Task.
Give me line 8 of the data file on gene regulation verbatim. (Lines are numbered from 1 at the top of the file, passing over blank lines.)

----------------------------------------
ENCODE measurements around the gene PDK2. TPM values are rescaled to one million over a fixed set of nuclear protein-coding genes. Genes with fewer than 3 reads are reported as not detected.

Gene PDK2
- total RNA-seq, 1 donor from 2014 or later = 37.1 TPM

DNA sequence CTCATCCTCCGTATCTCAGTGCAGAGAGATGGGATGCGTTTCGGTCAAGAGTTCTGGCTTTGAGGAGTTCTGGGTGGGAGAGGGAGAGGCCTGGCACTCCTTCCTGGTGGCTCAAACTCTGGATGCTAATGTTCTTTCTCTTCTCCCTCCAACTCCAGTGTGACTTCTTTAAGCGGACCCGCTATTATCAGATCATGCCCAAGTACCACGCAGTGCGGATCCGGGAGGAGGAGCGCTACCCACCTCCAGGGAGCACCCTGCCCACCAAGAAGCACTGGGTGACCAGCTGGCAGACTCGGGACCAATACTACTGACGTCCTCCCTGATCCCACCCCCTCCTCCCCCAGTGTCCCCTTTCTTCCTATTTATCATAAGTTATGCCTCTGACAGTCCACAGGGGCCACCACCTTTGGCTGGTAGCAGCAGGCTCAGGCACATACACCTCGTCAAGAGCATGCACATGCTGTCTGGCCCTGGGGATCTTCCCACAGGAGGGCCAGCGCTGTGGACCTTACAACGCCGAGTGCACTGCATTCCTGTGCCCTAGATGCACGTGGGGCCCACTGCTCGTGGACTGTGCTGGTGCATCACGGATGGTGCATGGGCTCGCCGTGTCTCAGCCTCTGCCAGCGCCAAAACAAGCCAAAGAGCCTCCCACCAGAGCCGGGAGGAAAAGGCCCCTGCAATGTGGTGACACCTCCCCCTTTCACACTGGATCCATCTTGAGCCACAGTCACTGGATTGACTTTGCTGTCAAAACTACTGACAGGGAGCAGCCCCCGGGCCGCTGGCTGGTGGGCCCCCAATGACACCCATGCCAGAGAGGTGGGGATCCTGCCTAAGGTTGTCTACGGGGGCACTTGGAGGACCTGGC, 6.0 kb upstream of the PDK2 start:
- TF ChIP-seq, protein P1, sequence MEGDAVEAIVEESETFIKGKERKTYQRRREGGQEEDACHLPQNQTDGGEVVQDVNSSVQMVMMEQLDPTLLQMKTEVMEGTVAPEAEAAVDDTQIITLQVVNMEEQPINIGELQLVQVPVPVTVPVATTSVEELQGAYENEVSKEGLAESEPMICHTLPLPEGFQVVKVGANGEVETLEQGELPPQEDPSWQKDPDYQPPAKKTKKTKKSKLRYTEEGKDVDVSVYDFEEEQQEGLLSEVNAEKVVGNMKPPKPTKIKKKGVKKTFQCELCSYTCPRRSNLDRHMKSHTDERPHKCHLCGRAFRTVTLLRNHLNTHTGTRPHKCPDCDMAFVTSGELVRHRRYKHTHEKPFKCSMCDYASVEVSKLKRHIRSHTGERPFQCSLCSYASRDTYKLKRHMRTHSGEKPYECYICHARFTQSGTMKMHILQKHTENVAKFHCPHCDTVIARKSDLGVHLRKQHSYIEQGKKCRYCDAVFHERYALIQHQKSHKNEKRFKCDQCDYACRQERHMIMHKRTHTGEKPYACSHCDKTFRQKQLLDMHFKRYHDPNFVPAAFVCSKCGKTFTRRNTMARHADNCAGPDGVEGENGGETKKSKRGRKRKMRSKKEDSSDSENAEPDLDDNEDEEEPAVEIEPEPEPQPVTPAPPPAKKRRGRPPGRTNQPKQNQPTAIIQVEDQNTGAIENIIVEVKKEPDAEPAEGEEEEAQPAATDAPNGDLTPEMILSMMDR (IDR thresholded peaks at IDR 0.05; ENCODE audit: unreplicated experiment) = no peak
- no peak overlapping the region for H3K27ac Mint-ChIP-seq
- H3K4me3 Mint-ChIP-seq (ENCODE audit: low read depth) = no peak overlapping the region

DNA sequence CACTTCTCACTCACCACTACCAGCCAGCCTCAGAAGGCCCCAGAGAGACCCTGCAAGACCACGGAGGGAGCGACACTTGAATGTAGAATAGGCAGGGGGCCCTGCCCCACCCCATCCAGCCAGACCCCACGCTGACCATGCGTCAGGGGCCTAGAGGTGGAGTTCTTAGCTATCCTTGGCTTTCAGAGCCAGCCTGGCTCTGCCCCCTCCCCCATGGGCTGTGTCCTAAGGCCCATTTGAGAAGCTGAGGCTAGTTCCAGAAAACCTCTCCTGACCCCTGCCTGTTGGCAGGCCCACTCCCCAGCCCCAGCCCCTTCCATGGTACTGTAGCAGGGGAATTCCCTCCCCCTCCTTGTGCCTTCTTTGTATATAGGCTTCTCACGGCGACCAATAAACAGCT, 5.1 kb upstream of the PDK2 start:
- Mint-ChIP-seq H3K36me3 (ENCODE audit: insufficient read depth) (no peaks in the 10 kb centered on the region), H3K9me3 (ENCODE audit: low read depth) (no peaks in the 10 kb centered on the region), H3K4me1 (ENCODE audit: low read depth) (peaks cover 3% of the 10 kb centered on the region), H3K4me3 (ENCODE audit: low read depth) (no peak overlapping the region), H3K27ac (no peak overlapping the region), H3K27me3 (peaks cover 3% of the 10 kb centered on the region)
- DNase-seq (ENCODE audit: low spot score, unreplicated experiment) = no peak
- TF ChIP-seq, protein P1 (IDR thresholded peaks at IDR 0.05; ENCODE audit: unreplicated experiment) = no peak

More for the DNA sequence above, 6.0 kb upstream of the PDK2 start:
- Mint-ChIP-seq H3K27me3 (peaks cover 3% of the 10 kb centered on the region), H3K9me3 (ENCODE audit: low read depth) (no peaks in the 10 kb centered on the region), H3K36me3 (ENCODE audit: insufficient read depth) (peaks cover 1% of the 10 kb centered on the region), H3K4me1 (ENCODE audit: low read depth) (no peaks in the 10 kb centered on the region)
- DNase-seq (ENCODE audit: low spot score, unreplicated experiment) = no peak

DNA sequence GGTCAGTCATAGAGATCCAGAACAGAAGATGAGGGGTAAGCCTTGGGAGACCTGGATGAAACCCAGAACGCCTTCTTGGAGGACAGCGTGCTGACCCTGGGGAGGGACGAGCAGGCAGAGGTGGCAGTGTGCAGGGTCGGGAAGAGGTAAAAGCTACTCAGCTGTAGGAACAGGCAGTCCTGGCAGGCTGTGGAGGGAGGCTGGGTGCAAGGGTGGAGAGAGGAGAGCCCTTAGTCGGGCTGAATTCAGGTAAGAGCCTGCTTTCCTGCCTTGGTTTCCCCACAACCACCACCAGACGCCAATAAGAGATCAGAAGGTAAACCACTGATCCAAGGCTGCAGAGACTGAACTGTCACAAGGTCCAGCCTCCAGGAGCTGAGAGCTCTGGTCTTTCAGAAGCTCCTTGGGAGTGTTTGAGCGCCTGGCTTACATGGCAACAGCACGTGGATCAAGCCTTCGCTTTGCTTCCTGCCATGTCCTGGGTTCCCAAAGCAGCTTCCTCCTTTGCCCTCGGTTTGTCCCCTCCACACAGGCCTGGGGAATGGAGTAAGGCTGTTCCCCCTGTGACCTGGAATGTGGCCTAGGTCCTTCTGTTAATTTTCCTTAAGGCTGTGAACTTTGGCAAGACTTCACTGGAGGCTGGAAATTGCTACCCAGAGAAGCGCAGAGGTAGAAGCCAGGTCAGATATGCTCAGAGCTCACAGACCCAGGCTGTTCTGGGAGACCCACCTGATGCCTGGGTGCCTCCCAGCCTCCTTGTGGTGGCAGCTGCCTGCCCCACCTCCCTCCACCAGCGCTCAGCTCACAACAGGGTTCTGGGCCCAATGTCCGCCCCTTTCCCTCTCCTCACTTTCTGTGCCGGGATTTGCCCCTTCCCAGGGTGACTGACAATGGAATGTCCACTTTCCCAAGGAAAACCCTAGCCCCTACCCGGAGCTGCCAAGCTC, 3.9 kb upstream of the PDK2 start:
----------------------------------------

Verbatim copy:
DNA sequence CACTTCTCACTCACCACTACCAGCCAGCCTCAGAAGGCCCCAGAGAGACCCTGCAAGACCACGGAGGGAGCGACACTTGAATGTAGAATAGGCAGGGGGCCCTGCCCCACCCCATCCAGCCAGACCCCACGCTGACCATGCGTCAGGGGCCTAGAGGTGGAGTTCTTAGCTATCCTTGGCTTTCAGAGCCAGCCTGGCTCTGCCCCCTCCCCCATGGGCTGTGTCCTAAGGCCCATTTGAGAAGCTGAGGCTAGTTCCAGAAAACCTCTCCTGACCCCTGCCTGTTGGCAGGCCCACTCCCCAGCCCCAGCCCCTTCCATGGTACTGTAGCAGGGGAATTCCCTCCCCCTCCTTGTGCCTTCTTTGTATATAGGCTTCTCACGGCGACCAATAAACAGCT, 5.1 kb upstream of the PDK2 start: